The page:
Similarly, a feedback control mechanism (not numbered) may be connected to the pusher drive motor 72 for controlling the operating speed, rotational position and torque of the pusher drive motor 72. The feedback control mechanism would control the position and speed of the pusher 48. The feedback control mechanism of the pusher 48 is substantially identical and operates in substantially the same manner as the feedback control mechanism 94 of the clamp 38.
During the operation of the gripping tool assembly 10, the robot 14, or other suitable manipulator, will move the gripper tool assembly 10 into position near the object, e.g., the pick-up zone. In the preferred embodiment as shown, the two lift arms 34 will slide under the box. As appreciated, the pusher 48 is initially moved to a retracted position near the back panel 30. As the gripper tool 10 moves upwardly the lift arms 34 begin to lift the box. Simultaneously, the clamp 38 moves downward, via the second actuator 74, until the feedback control mechanism 94 determines that the predetermined clamping force has been obtained. The box is now sandwiched between the clamp 38 and the lift arms 34. The pusher 48 may then move to a position abutting the box to provide additional support. The robot 14 and gripping tool assembly 10 then transport the box to the desired location, e.g., the drop-off zone. The gripping tool assembly 10 is moved into position near a drop off point. The clamp 38 is raised and the pusher 48 simultaneously pushes the box off of the lift arms 34. As appreciated, the pusher 48 is moved by the drive nut 54, lead screw 52 and first actuator 64. The robot arm 12 and gripping tool 10 may also simultaneously move backward while advancing the pusher 48 forward to increase the unloading speed and efficiency. In fact, the frame 22 and lift arms 34 may retract while the pusher 48 simultaneously advances toward the second end of the lift arms 34 in such a manner as to cause the object to drop vertically. The robot 14 and gripping tool assembly 10 are now returned to the pick-up zone and the above described process is repeated.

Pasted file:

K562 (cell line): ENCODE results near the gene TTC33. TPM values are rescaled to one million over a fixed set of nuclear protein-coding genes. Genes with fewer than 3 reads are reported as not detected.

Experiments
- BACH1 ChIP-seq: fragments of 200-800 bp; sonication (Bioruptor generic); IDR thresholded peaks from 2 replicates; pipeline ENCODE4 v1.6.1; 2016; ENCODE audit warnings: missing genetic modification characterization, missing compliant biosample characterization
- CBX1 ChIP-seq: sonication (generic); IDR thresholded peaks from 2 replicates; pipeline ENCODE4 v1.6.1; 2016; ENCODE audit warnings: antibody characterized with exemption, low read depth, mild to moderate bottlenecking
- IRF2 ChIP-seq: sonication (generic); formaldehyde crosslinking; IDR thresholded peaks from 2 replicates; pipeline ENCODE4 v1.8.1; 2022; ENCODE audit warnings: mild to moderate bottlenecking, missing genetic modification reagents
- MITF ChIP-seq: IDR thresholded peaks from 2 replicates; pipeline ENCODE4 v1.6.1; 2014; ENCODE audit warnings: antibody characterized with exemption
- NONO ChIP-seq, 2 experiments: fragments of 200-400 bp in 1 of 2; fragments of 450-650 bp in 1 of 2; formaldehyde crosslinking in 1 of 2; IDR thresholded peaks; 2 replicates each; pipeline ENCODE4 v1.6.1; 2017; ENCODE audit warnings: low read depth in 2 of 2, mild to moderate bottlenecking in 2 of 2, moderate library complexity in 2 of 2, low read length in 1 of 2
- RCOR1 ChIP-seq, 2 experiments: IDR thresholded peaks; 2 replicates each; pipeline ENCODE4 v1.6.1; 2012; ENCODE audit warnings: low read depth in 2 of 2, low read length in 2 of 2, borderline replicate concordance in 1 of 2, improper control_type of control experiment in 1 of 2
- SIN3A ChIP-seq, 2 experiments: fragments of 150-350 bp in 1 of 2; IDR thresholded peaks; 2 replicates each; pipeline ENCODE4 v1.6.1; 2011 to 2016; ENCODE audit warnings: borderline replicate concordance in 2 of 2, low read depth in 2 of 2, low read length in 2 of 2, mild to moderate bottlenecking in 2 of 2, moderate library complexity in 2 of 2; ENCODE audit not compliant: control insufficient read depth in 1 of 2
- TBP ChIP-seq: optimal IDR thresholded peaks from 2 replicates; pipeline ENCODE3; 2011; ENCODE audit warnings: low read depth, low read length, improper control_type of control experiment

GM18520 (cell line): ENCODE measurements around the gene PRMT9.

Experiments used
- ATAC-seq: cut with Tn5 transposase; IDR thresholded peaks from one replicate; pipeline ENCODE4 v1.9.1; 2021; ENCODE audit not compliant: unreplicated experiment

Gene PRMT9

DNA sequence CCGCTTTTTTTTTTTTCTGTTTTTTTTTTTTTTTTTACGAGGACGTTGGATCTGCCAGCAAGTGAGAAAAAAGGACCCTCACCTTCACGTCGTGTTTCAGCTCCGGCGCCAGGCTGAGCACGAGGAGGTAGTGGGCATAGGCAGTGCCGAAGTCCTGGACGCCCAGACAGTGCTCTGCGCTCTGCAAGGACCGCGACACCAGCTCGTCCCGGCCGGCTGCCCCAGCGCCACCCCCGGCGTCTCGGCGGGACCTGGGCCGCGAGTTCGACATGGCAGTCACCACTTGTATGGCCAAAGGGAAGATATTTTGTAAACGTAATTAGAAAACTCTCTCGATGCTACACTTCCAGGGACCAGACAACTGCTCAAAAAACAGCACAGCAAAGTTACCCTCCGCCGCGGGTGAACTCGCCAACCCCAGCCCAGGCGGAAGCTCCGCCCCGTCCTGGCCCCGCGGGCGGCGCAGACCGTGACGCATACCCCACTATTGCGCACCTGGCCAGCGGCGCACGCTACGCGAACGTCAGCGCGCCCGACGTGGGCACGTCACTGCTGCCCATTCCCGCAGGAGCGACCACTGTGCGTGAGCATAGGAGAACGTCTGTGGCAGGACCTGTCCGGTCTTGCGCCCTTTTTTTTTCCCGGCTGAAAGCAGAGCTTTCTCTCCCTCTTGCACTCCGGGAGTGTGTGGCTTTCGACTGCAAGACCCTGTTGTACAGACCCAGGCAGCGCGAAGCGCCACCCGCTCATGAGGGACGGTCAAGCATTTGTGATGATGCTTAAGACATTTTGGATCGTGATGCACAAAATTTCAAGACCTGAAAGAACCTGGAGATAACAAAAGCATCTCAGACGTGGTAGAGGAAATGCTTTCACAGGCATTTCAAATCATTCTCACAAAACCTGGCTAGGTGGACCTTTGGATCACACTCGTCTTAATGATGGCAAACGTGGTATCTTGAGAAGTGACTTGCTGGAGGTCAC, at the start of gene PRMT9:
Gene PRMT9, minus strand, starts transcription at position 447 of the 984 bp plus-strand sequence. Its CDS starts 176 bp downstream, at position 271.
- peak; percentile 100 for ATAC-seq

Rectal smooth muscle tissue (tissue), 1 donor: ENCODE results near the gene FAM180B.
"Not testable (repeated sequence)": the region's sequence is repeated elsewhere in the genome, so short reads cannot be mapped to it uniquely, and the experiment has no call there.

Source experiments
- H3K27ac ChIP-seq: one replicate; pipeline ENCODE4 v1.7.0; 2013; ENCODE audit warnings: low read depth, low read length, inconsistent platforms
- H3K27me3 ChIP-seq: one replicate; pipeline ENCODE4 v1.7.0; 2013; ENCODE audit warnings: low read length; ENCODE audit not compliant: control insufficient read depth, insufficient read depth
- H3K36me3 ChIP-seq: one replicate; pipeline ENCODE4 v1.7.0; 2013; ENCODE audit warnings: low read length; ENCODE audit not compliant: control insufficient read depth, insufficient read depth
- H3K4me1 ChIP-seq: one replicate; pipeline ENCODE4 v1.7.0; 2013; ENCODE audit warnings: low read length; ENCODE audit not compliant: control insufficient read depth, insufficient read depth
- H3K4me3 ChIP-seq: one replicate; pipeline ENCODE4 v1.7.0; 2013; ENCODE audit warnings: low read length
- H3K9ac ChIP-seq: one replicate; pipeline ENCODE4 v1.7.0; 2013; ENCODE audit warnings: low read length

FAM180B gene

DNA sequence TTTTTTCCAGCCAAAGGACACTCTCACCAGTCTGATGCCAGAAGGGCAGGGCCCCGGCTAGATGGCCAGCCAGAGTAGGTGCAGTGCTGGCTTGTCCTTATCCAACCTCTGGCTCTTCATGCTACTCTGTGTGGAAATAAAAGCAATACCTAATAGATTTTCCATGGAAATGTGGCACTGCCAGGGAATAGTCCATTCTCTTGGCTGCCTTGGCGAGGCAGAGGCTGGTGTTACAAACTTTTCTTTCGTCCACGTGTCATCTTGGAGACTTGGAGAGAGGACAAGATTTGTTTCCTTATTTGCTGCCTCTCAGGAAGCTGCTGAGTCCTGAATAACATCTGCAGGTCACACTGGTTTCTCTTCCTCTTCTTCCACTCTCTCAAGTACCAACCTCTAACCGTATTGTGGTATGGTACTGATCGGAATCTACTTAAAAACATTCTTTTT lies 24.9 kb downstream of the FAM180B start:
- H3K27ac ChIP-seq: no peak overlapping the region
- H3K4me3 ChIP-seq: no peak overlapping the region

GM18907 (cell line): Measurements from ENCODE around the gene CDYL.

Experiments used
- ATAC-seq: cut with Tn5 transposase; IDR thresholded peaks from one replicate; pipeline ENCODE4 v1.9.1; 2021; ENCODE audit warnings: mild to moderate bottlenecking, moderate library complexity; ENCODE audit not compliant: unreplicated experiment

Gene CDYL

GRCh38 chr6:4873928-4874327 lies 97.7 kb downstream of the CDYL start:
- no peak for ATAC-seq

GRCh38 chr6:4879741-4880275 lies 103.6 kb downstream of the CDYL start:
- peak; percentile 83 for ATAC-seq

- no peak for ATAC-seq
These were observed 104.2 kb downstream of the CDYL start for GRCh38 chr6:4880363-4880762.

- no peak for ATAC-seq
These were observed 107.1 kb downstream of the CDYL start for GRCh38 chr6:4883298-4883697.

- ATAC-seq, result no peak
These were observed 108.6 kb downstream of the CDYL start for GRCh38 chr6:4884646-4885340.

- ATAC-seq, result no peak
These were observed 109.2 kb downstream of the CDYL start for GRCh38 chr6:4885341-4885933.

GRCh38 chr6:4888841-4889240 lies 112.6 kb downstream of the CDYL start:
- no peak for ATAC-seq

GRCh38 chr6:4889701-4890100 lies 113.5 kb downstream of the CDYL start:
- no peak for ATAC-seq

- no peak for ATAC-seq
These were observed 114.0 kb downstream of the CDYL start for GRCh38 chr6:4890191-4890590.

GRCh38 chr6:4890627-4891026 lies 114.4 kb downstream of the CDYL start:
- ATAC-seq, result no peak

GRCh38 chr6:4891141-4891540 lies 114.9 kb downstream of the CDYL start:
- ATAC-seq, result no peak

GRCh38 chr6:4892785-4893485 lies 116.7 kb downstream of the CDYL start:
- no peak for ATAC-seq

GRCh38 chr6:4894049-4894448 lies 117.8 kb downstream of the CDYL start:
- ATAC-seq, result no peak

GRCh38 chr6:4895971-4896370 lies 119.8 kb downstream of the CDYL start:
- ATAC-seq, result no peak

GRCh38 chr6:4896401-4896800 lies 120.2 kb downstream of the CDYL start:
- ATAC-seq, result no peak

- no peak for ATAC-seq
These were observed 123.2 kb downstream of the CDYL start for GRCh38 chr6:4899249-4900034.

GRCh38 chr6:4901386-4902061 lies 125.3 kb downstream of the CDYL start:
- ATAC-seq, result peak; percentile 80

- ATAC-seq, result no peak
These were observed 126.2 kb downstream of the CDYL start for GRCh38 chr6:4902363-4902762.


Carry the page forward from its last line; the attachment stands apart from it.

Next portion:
As appreciated, the drop-off zone may be at different heights and accessibilities. Therefore, in some instances the gripping tool assembly 10 can tilt downward to allow gravity to assist in the unloading while in other instances the gripping tool 10 can only align parallel or must tilt upward with respect to the drop-off zone. Hence, the pusher 48 may work in conjunction with gravity or may have to push the box without or even against the benefit of gravity assistance. In any event, the control and assurance associated with unloading the object is dramatically increased by the use of the pusher 48.
The invention has been described in an illustrative manner, and it is to be understood that the terminology which has been used is intended to be in the nature of words of description rather than of limitation.
Obviously, many modifications and variations of the present invention are possible in light of the above teachings. It is, therefore, to be understood that within the scope of the appended claims the invention may be practiced otherwise than as specifically described.
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|U.S. Classification||294/103.1, 414/741, 294/119.1, 901/39|
|International Classification||B25J15/02, B25J9/10|
|Cooperative Classification||B25J9/104, B25J15/026, B25J15/0253|
|European Classification||B25J15/02P1, B25J9/10C, B25J15/02P|
|Nov 2, 1998||AS||Assignment|
Owner name: FANUC ROBOTICS NORTH AMERICA, INC., MICHIGAN
Free format text: ASSIGNMENT OF ASSIGNORS INTEREST;ASSIGNOR:ANTONETTE, WILLIAM B.;REEL/FRAME:009566/0687
Effective date: 19981102
|Jan 28, 2004||REMI||Maintenance fee reminder mailed|
|Jul 6, 2004||LAPS||Lapse for failure to pay maintenance fees|
|Aug 31, 2004||FP||Expired due to failure to pay maintenance fee|
Effective date: 20040704